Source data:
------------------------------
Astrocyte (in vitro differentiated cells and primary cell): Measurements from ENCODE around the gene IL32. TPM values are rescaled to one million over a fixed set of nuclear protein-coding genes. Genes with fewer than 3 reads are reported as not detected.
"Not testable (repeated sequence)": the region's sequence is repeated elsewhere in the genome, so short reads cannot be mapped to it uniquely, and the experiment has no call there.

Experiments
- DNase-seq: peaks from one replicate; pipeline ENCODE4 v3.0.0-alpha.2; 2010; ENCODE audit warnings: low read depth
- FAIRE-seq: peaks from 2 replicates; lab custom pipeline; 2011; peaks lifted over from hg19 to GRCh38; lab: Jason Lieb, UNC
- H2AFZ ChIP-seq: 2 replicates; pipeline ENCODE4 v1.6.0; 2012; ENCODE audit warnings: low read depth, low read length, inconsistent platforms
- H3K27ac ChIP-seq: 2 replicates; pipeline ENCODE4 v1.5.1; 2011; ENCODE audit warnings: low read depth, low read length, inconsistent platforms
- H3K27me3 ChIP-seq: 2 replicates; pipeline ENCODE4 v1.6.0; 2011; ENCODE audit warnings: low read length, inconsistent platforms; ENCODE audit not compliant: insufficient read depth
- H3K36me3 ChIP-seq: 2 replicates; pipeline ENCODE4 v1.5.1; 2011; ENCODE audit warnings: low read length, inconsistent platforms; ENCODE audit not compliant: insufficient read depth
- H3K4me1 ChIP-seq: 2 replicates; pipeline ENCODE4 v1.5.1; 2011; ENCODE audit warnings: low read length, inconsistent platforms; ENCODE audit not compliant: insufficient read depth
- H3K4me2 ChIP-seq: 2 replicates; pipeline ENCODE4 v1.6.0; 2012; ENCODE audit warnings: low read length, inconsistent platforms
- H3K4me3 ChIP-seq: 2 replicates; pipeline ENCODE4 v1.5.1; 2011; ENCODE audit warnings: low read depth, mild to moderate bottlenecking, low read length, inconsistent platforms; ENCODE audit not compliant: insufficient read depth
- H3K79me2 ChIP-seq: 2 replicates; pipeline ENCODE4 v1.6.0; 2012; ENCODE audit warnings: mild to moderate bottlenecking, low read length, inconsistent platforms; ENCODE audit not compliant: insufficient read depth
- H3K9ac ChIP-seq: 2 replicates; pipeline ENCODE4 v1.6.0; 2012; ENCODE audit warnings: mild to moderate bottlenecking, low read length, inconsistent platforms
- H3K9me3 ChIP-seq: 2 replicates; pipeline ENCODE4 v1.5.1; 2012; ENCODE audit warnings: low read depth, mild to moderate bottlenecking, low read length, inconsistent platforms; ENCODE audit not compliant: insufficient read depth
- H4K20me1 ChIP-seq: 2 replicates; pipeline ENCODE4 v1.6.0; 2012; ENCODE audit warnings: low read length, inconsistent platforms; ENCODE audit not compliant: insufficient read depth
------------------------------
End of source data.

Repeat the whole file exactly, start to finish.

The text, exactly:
Astrocyte (in vitro differentiated cells and primary cell): Measurements from ENCODE around the gene IL32. TPM values are rescaled to one million over a fixed set of nuclear protein-coding genes. Genes with fewer than 3 reads are reported as not detected.
"Not testable (repeated sequence)": the region's sequence is repeated elsewhere in the genome, so short reads cannot be mapped to it uniquely, and the experiment has no call there.

Experiments
- DNase-seq: peaks from one replicate; pipeline ENCODE4 v3.0.0-alpha.2; 2010; ENCODE audit warnings: low read depth
- FAIRE-seq: peaks from 2 replicates; lab custom pipeline; 2011; peaks lifted over from hg19 to GRCh38; lab: Jason Lieb, UNC
- H2AFZ ChIP-seq: 2 replicates; pipeline ENCODE4 v1.6.0; 2012; ENCODE audit warnings: low read depth, low read length, inconsistent platforms
- H3K27ac ChIP-seq: 2 replicates; pipeline ENCODE4 v1.5.1; 2011; ENCODE audit warnings: low read depth, low read length, inconsistent platforms
- H3K27me3 ChIP-seq: 2 replicates; pipeline ENCODE4 v1.6.0; 2011; ENCODE audit warnings: low read length, inconsistent platforms; ENCODE audit not compliant: insufficient read depth
- H3K36me3 ChIP-seq: 2 replicates; pipeline ENCODE4 v1.5.1; 2011; ENCODE audit warnings: low read length, inconsistent platforms; ENCODE audit not compliant: insufficient read depth
- H3K4me1 ChIP-seq: 2 replicates; pipeline ENCODE4 v1.5.1; 2011; ENCODE audit warnings: low read length, inconsistent platforms; ENCODE audit not compliant: insufficient read depth
- H3K4me2 ChIP-seq: 2 replicates; pipeline ENCODE4 v1.6.0; 2012; ENCODE audit warnings: low read length, inconsistent platforms
- H3K4me3 ChIP-seq: 2 replicates; pipeline ENCODE4 v1.5.1; 2011; ENCODE audit warnings: low read depth, mild to moderate bottlenecking, low read length, inconsistent platforms; ENCODE audit not compliant: insufficient read depth
- H3K79me2 ChIP-seq: 2 replicates; pipeline ENCODE4 v1.6.0; 2012; ENCODE audit warnings: mild to moderate bottlenecking, low read length, inconsistent platforms; ENCODE audit not compliant: insufficient read depth
- H3K9ac ChIP-seq: 2 replicates; pipeline ENCODE4 v1.6.0; 2012; ENCODE audit warnings: mild to moderate bottlenecking, low read length, inconsistent platforms
- H3K9me3 ChIP-seq: 2 replicates; pipeline ENCODE4 v1.5.1; 2012; ENCODE audit warnings: low read depth, mild to moderate bottlenecking, low read length, inconsistent platforms; ENCODE audit not compliant: insufficient read depth
- H4K20me1 ChIP-seq: 2 replicates; pipeline ENCODE4 v1.6.0; 2012; ENCODE audit warnings: low read length, inconsistent platforms; ENCODE audit not compliant: insufficient read depth